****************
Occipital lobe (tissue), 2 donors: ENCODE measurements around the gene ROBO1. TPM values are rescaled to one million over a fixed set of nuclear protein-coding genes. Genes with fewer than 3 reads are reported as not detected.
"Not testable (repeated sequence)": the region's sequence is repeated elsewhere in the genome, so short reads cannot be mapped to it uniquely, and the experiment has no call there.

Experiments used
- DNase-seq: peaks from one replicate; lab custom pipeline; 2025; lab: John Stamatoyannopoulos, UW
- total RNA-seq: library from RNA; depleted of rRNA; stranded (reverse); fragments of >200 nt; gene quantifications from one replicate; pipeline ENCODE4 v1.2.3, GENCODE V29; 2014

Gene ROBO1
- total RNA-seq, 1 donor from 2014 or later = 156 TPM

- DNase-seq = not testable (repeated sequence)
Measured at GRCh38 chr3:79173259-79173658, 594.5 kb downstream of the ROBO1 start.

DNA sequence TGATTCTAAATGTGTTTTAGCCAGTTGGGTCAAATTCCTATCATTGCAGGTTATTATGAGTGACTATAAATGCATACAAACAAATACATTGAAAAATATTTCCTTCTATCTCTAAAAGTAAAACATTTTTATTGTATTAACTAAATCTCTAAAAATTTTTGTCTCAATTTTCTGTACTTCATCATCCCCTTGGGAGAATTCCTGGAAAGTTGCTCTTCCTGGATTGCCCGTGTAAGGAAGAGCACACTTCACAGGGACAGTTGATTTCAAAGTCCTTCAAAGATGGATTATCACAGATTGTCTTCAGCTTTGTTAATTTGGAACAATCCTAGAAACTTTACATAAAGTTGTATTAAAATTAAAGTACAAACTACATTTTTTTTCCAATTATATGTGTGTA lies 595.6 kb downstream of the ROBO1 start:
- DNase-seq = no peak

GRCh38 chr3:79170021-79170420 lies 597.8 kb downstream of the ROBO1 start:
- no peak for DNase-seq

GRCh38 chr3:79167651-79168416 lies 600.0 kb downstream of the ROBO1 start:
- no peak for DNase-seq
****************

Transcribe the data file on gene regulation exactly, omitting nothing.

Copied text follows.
Occipital lobe (tissue), 2 donors: ENCODE measurements around the gene ROBO1. TPM values are rescaled to one million over a fixed set of nuclear protein-coding genes. Genes with fewer than 3 reads are reported as not detected.
"Not testable (repeated sequence)": the region's sequence is repeated elsewhere in the genome, so short reads cannot be mapped to it uniquely, and the experiment has no call there.

Experiments used
- DNase-seq: peaks from one replicate; lab custom pipeline; 2025; lab: John Stamatoyannopoulos, UW
- total RNA-seq: library from RNA; depleted of rRNA; stranded (reverse); fragments of >200 nt; gene quantifications from one replicate; pipeline ENCODE4 v1.2.3, GENCODE V29; 2014

Gene ROBO1
- total RNA-seq, 1 donor from 2014 or later = 156 TPM

- DNase-seq = not testable (repeated sequence)
Measured at GRCh38 chr3:79173259-79173658, 594.5 kb downstream of the ROBO1 start.

DNA sequence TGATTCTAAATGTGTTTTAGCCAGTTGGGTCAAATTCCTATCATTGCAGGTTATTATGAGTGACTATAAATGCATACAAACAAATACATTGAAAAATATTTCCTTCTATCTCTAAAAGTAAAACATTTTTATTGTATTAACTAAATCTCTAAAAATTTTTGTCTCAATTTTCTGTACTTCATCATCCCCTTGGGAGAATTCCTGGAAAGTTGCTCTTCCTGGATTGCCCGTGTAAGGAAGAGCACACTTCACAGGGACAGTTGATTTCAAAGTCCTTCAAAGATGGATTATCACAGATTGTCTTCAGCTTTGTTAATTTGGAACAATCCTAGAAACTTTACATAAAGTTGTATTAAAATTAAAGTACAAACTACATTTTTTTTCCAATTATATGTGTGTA lies 595.6 kb downstream of the ROBO1 start:
- DNase-seq = no peak

GRCh38 chr3:79170021-79170420 lies 597.8 kb downstream of the ROBO1 start:
- no peak for DNase-seq

GRCh38 chr3:79167651-79168416 lies 600.0 kb downstream of the ROBO1 start:
- no peak for DNase-seq